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Author Topic: Excess Crude Account: depleted to $ 4.393 billion  (Read 318 times)

Peter B

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Excess Crude Account: depleted to $ 4.393 billion
« on: May 15, 2010, 04:04:48 AM »
The Nation Excess crude account has been depleted from  about $20 billion in 2007 to  only  $4.393 billion as at the end  of  April, 2010. This  was disclosed at the week end by the Minister of  State for Finance, Mr. Remi  Babalola who is the chairman of  the  federation account allocation committee.

According to him, the total distributable  revenue  to all the tiers of government amounted to N 1.495 trillion  for  the  period ,January  to  March 2010. He, however, noted that N 758.06  billion was distributed due to the use of the parameters of  2009  appropriation since the 2010 budget was yet to be passed by the National Assembly and assented to.

The shortfall in the revenue distributed to the three tiers of government necessitated the augmentation of  N 736.985 billion from the Excess Crude Account.

He said “With augmentation for the months of January to March 2010 amounting to N 736.985 billion, the Domestic Excess Crude Account of N 212.559 billion will not be able to accommodate such figure hence a recourse to sourcing from the Foreign Excess Crude Account.

“The implication of  the foregoing is that with subsidy to Oil Marketers averaging N 34.73 billion monthly and monthly receipts of  N 431.747 billion, the projected monthly distribution  may  not be realizable.

“We may thus be constrained to amongst others consider amending the  revenue profile of  the 2010 budget or re-negotiate with all relevant stakeholders the monthly distributable amount pending improvements in the budgeted revenue profile,” he stated.

The minister was upbeat about the nation’s economic outlook for 2010. He revealed that the real Gross Domestic Product ( GDP ) grew  to 6.68 per cent in the first quarter of 2010 despite the challenge of illiquidity facing the domestic economy. He also noted that consumer  prices trended downwards during same period  while the country’s external reserves stood at US$ 40.68 at the end  of  March, 2010.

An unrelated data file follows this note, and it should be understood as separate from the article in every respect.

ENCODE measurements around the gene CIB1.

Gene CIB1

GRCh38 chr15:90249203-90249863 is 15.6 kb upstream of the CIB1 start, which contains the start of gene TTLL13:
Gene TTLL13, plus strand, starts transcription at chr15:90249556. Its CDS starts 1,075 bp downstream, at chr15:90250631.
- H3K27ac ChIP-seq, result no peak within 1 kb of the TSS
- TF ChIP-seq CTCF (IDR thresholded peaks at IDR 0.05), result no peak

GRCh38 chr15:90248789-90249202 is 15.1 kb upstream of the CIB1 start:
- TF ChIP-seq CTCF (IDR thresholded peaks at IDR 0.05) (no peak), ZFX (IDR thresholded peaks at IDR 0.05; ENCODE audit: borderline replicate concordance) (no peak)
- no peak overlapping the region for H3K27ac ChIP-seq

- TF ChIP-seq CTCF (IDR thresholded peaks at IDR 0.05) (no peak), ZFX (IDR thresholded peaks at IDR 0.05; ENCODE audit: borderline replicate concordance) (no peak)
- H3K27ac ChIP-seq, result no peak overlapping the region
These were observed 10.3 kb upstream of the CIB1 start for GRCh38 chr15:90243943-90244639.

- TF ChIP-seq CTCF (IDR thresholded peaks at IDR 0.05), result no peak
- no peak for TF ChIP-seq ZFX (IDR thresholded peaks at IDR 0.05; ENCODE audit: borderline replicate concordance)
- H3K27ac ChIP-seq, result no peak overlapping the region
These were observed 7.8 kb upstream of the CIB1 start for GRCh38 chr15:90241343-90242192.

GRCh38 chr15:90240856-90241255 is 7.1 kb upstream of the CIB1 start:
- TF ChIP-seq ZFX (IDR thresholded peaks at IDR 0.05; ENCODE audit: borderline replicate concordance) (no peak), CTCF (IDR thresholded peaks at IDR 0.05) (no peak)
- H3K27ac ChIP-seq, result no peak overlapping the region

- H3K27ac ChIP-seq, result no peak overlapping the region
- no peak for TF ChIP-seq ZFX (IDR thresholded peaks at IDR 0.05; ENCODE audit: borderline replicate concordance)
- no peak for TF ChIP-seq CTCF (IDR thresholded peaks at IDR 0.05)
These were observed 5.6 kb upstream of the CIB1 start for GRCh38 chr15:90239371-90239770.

Much of the savings in the Excess crude account has been disbursed and what is left based on what the three tiers of government in the country agreed on will not be enough to make any significant impact on the budget if the prices of oil falls below the budget bench- mark.

It will be recalled that the federation account committee agreed in 2007 that N 1 trillion be set as the base for the savings and what ever is earned as excess revenue in any particular month that is above the one trillion mark, 80 per cent  should be  shared  among the three tiers of  government  why 20 per cent is saved.

In 2007 the three tiers of government agreed that the sum of $ 5.6 billion is to be spent on power.
Babalola further disclosed that “the balance in the Foreign Excess Crude Account at the end of April 2010 FAAC meeting was US$ 4.393 billion after setting aside the commitment to the Nigeria Integrated Power Projects whilst Domestic Excess Crude Account was N 212.559 billion”.

The Honourable Minister of State for Finance, Mr. Remi Babalola, on Friday advised Nigeria against any form of profligacy by all tiers of government to enable them address the various fiscal challenges likely to be faced in the near future.

He gave this advice in a speech titled “Between Profligacy and Performance” presented at the Federation Account Allocation Committee (FAAC) meeting in Abuja . The meeting presided over by the minister was attended by the Accountant General of the Federation, Alhaji Ibrahim Dankwambo; Director of Home Finance in the Federal Ministry of Finance, Alhaji Gidado Mohammed; commissioners for finance and accountants_general from the 36 States, and the representatives of the Central Bank of Nigeria, Revenue Mobilisation, Allocation and Fiscal Commission, Debt Management Office, National Planning Commission, and revenue collection agencies, among others.
Babalola asserted that the growth of discretionary spending by all tiers of government has outpaced the annual growth rate of the overall economy over the past 10 years, with deficits being the expected consequence.
He said, “The production and price assumptions in the 2010 budget leave minimal headroom for adjustment and expose the economy to higher risks of exogenous shocks. It reduces the accretion to our honey pot of Excess Crude account which is already below comfortable cushion. “If we embark on any form of fiscal profligacy today it will certainly hinder our ability to address the various fiscal challenges we are likely to face in the near future.”